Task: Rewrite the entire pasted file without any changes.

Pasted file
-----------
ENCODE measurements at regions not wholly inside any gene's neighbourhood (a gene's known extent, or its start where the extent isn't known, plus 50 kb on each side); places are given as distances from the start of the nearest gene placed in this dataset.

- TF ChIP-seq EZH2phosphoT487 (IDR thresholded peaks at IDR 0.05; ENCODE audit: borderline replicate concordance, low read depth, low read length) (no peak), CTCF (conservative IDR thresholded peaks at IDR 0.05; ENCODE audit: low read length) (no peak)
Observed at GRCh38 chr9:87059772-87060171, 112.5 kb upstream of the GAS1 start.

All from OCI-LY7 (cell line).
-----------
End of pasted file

ENCODE measurements at regions not wholly inside any gene's neighbourhood (a gene's known extent, or its start where the extent isn't known, plus 50 kb on each side); places are given as distances from the start of the nearest gene placed in this dataset.

- TF ChIP-seq EZH2phosphoT487 (IDR thresholded peaks at IDR 0.05; ENCODE audit: borderline replicate concordance, low read depth, low read length) (no peak), CTCF (conservative IDR thresholded peaks at IDR 0.05; ENCODE audit: low read length) (no peak)
Observed at GRCh38 chr9:87059772-87060171, 112.5 kb upstream of the GAS1 start.

All from OCI-LY7 (cell line).